Bendigo and Adelaide Bank to raise $300m after profit drop

Bendigo and Adelaide Bank to raise $300m after profit drop

Bendigo and Adelaide Bank (ASX: BEN) has followed up a lukewarm half-year result with plans to raise $300 million at a 9 per cent discount. 

BEN reports a 28.2 per cent year-on-year decline in statutory net profit of $145.8 million, while dividends have been cut by four cents to 31 cents per share. 

A pre-tax software impairment of $87.1 million was mostly to blame for the negative result, as well as an accelerated amortisation of $19 million.

The announcement follows a recovery since the start of 2020, preceeded by a steady fall in shares over the December quarter. 

Now the company appears to be harnessing this recovery to raise funds, which will be used for bolstering a growing residential mortgage business as well as technology and regulatory-related change initiatives. 

The capital will also go towards strengthening the bank's balance sheet and providing a buffer above the Australian Prudential Regulation Authority's CET1 capital ratio requirements.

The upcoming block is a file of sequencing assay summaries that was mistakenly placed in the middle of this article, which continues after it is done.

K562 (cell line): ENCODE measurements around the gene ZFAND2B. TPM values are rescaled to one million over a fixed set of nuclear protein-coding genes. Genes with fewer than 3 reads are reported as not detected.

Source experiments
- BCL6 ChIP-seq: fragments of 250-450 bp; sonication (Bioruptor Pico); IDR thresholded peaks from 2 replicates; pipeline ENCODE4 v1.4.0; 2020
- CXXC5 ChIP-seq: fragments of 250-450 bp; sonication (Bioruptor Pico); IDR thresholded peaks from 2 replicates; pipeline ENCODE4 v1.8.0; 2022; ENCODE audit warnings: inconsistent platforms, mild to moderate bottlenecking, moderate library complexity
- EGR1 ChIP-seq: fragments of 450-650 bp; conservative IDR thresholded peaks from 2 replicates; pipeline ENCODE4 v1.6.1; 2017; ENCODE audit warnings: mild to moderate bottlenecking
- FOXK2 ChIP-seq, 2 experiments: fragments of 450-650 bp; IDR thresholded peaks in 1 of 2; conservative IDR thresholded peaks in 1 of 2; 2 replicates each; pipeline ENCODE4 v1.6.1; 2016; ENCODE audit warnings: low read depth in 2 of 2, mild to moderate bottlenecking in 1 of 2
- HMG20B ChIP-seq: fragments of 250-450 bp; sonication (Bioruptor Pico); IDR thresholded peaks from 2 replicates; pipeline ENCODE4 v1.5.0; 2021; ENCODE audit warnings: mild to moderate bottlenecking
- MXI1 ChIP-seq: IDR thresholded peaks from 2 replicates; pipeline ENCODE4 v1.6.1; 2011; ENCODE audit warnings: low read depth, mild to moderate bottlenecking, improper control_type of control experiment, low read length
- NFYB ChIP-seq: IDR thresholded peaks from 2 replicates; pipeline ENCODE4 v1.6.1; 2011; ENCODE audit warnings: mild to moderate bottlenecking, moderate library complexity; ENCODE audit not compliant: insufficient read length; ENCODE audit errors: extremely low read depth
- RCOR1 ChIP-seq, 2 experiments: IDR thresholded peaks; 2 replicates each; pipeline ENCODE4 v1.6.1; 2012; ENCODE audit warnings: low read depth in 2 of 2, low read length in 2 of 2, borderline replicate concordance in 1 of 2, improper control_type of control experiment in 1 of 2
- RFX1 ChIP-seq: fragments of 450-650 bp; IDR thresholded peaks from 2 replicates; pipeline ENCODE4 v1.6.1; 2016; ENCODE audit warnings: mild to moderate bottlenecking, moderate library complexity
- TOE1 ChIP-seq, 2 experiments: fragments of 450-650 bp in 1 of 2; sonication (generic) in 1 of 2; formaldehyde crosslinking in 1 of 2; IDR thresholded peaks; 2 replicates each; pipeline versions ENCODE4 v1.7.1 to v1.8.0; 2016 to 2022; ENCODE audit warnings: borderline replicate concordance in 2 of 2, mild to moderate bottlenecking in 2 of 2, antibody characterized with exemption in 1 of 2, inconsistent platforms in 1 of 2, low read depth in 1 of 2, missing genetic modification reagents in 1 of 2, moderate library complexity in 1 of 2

The $300 million will be split into a fully underwritten $250 million institutional share placement and a $50 million non-underwritten share purchase plan.

Those wanting to buy into the raise will be able to acquire shares in the company at $9.34 per share; a 9 per cent discount to BEN's close price of $10.26 on Friday afternoon.

MD and CEO of BEN Marnie Baker says the group performed well in complicated market conditions.

"Our interim results, underpinned by our market leading trust ratings, strong growth, above system lending, margin management, asset quality and growth in new and existing markets, affirms our multi-year strategy to be Australia's bank of choice," says Baker.

"The market faces heightened regulatory focus, below average business confidence, increasing frequency and severity of weather events due to climate change, constantly changing and heightened customer preferences, global trade tensions and the longer-term impacts of drought, bushfires and Coronavirus.

"Despite this, we also see steady recovery in the housing market, employment growth up, and expect the RBA cash rate to remain below one per cent continuing to support economic growth."

Total lending grew by 2.8 per cent to $62.9 billion, with residential lending up 7.7 per cent and agribusiness lending down 6.8 per cent.

The group's focus on retail and third-party businesses resulted in the company's small business lending grow by 15.6 per cent.

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